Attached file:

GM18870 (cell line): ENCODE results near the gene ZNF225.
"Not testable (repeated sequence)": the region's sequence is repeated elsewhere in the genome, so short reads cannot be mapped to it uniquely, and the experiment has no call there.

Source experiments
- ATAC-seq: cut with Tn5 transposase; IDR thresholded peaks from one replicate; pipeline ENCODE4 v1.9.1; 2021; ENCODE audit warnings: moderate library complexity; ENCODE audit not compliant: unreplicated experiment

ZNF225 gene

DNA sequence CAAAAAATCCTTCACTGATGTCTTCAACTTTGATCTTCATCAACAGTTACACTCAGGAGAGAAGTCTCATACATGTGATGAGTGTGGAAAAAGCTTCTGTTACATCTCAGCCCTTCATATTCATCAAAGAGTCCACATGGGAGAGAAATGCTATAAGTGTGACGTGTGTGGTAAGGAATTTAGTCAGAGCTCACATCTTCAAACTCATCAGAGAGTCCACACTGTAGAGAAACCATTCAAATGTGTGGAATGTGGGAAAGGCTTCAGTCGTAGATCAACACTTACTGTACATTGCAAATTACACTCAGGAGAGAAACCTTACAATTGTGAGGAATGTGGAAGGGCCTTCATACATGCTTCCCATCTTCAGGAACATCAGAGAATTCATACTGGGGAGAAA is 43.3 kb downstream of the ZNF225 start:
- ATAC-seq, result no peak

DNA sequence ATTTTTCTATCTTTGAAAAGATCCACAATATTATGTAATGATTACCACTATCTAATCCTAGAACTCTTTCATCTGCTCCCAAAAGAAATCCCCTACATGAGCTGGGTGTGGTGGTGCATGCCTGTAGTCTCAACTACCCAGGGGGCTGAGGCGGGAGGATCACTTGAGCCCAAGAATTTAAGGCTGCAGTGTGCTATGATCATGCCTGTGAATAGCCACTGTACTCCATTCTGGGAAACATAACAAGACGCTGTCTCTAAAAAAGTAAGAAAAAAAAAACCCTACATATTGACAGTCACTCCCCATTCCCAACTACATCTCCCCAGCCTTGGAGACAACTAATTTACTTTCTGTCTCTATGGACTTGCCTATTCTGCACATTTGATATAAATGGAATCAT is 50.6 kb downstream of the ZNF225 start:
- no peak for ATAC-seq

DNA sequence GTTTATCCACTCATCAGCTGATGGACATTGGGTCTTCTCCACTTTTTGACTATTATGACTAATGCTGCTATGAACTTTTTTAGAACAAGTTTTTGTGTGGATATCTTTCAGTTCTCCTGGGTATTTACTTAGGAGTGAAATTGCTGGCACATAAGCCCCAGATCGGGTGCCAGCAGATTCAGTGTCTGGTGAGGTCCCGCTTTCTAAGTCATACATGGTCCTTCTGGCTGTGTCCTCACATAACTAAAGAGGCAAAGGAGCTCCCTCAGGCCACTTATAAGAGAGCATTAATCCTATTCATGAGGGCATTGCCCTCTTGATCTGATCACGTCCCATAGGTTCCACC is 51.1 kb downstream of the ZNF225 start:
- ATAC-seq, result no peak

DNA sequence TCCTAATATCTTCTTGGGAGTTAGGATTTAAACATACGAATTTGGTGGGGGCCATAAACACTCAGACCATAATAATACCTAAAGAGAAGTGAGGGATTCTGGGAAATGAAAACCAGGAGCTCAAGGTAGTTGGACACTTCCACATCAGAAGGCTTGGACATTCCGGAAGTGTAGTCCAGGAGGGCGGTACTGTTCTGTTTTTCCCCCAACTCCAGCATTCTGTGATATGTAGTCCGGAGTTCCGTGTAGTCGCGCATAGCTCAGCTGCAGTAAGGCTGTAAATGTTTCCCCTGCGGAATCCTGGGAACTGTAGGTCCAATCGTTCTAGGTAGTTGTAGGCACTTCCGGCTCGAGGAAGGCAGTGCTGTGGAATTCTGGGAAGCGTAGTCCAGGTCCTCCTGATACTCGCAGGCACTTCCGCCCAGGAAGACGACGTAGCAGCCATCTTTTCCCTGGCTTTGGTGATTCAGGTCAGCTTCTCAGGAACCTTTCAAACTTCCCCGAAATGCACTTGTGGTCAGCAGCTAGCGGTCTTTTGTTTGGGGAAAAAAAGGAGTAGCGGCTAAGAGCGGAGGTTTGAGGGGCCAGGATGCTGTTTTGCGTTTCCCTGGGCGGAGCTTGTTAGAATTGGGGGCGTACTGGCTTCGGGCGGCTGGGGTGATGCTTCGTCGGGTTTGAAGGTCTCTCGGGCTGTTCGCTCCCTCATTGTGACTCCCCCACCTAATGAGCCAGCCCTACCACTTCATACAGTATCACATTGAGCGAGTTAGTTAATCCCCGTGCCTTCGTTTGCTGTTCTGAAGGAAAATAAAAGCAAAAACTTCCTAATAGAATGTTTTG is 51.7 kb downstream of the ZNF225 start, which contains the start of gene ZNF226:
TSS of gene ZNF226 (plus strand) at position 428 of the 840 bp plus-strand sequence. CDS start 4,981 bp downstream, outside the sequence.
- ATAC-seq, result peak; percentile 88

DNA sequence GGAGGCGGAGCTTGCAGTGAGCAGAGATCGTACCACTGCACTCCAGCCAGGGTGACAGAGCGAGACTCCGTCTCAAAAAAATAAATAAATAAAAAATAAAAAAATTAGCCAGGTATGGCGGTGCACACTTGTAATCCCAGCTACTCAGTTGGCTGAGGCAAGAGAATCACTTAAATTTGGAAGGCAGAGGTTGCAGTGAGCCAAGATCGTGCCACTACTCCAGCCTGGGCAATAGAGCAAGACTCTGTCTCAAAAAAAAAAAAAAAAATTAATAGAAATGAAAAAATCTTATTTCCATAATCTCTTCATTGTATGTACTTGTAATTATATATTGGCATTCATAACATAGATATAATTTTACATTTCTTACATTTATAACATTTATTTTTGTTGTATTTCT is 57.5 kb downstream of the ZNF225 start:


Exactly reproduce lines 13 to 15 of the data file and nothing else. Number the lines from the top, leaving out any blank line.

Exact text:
TSS of gene ZNF226 (plus strand) at position 428 of the 840 bp plus-strand sequence. CDS start 4,981 bp downstream, outside the sequence.
- ATAC-seq, result peak; percentile 88

DNA sequence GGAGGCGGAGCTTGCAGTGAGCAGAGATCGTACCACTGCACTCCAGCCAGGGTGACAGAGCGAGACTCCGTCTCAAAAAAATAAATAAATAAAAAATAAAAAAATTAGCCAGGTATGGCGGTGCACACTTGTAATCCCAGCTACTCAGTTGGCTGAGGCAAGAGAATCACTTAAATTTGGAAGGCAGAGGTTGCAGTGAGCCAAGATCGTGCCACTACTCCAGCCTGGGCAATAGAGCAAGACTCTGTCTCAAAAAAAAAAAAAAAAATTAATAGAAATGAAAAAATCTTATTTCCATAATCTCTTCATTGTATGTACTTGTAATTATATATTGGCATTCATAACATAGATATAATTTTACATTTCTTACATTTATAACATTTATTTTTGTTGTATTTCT is 57.5 kb downstream of the ZNF225 start: